Wednesday, February 08, 2006

A Quarter-Trillion Buyout? Imagine the Fees!

No doubt the PowerPoint slides are being reviewed, critiqued, and reworked at the Pfizer corporate office in preparation for Friday’s Big Analyst Meeting.

Pfizer, hailed Company of the Year by Forbes Magazine in its January 11, 1999 issue, has lately fallen on very hard times—both business-wise and stock price-wise, and analysts, widows, orphans and brokers are eagerly looking for guidance at tomorrow’s first post-collapse presentation to Wall Street’s Finest.

Is it any coincidence that Pfizer’s stock peaked at $50.04 on April 16, 1999—just three months after the Forbes Cover Story?

Everybody on Wall Street has either experienced first-hand or knows examples of the “Cover Story Curse”—the tendency of major publications to recognize a major trend, fad, or corporate success precisely as that trend, fad, or corporate success has bred the seeds of its own destruction—and Pfizer is Exhibit A of the Cover Story Curse.

[As readers might recall (see “The Last, Best Hope for Prosperity” on June 12), Time Magazine provided the most recent “Cover Story Curse” last summer, when its “Home Sweet Home” cover story (“Why we’re going gaga over real estate”) preceded the top in the house-buying mania by maybe three months.]

And so it was that Pfizer-the Great slowly lost its way, until earlier this year anxious callers to “Mad Money” asked Cramer for advice on their holdings in what had once been regarded as the bluest of blue-chip stocks.

“I am giving you permission to sell Pfizer!” Cramer would scream, slamming the “Sell-Sell-Sell” button and no doubt contributing to the wash-out bottom in the stock, shortly before welcome litigation news and a huge dividend boost sent the stock up, and altered the mood among Pfizer investors from feeling we’re-all-doomed to the more hopeful it’s-not-dead-yet.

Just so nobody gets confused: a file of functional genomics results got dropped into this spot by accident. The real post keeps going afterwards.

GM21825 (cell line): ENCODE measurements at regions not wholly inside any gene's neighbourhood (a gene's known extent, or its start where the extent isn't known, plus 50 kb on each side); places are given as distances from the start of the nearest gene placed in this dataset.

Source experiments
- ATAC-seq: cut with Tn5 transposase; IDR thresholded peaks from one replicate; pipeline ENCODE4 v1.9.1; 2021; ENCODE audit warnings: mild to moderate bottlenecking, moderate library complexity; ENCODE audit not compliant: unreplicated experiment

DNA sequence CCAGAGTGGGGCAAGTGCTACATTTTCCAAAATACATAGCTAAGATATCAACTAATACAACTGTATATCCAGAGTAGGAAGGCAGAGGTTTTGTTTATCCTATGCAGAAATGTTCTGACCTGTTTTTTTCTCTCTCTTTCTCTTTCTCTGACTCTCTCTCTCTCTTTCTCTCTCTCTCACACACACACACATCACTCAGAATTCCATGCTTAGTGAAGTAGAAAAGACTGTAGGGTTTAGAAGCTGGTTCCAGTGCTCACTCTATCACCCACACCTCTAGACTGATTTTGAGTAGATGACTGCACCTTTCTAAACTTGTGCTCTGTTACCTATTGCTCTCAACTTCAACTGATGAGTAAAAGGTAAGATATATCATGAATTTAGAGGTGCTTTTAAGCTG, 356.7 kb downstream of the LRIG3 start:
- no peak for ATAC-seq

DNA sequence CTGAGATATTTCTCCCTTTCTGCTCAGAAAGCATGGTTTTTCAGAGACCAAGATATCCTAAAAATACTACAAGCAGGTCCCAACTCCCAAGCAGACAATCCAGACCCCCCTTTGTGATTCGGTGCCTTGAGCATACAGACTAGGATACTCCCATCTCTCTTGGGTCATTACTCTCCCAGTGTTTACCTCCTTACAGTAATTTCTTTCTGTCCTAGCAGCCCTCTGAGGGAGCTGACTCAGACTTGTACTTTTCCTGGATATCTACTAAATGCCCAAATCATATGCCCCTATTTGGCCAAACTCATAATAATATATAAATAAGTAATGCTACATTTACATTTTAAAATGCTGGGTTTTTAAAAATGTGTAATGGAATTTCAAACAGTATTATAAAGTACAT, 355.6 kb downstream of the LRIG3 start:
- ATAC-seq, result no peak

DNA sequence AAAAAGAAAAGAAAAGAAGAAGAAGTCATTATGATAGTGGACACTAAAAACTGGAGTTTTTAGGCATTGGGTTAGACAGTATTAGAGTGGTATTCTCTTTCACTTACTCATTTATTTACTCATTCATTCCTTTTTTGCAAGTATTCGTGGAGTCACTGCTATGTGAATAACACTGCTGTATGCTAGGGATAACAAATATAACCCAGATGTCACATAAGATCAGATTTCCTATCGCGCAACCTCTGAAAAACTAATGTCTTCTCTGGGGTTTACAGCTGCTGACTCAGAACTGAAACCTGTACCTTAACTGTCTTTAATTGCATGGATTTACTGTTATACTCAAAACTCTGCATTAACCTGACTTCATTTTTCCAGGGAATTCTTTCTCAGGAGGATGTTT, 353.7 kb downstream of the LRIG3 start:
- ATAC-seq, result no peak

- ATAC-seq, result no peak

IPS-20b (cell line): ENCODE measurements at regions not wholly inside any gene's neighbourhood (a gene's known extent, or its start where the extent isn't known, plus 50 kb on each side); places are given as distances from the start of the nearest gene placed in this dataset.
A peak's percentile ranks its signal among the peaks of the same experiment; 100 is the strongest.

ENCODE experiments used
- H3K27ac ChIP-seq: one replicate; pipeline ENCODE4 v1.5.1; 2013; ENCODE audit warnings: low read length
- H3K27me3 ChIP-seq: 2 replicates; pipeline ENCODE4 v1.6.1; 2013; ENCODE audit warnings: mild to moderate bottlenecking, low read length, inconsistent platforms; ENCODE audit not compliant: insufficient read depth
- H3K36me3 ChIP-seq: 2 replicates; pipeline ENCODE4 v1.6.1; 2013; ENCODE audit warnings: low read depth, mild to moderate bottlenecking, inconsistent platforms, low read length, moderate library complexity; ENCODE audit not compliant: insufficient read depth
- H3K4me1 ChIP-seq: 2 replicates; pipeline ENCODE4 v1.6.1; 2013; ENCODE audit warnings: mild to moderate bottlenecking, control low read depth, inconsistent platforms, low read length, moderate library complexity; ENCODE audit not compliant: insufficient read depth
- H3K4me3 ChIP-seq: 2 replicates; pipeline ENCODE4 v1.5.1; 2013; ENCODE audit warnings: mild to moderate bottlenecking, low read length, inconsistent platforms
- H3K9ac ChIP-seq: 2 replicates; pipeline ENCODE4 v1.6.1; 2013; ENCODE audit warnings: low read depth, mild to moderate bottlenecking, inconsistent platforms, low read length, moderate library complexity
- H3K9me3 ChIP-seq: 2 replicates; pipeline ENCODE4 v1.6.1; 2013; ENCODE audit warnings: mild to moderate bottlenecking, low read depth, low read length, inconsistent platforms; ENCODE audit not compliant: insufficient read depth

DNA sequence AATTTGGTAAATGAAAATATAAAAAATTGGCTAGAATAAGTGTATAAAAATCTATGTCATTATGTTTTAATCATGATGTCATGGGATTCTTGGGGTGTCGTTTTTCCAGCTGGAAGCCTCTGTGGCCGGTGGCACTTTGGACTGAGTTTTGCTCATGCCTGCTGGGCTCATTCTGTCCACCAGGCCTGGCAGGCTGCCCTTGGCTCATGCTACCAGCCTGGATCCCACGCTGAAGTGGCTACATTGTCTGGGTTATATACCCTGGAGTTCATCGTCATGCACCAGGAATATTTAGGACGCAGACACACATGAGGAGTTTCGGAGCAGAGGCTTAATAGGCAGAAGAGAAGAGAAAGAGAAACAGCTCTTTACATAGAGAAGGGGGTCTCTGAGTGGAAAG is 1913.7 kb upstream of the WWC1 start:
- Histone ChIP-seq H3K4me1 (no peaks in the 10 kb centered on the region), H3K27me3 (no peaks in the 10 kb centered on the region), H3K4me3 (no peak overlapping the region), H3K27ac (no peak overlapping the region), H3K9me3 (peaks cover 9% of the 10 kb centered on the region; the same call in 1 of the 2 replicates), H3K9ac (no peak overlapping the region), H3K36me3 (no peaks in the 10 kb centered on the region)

And now the Wall Street Journal reports that Pfizer may be preparing to sell the old Warner-Lambert consumer franchise, comprised of Listerine, Visine and other stalwarts that have lately been knocking the cover off the ball in comparison to the drug business.

Numbers being tossed around are as high as $11 billion, and interest is said to be high.

But why stop there? Why stop at selling off $4 billion or so worth of Pfizer’s $50 billion in sales? Why not sell the whole thing? And I don’t mean a merger with, say, P&G or some Big European Drug company.

I mean a good old fashioned leveraged buyout.

The idea is probably as farfetched as it sounds, and the probability is next to nil. I would never buy the stock on the assumption that some private equity group could round up the quarter-trillion or so that it would cost to leverage-up the company.

Also, Pfizer guys are corporate guys—they like the company, they like the lifestyle to which it has accustomed them, and they have probably become too accustomed to being the buyer to ever think about being the seller, despite the fact that they have granted themselves something like a half a billion shares worth of stock options.

And they are probably not the most entrepreneurial management in America.

I say that because I once sat on the train to New York next to a Pfizer executive. He spent the entire train ride—more than an hour—working on his laptop computer moving boxes around on an organizational chart.

I am not making that up.

But a leveraged buyout of the ex-Company of the Year is worth thinking about, if for nothing else than trying to understand the valuation currently accorded to Pfizer on the market.

The math is really pretty simple:

1. Pfizer had EBYYY—“Earnings Before Yadda-Yadda-Yadda”—of around $22 billion last year. (In serious terms, EBYYY is what Wall Street calls “EBITDA”—earnings before non-cash charges, such as depreciation, and capital-related charges, such as interest and taxes.)

2. Pfizer has no debt, net of cash. In fact, Pfizer has a lot of cash, thanks to the repatriation of $30+ billion from overseas entities as part of the so-called “Jobs Act.”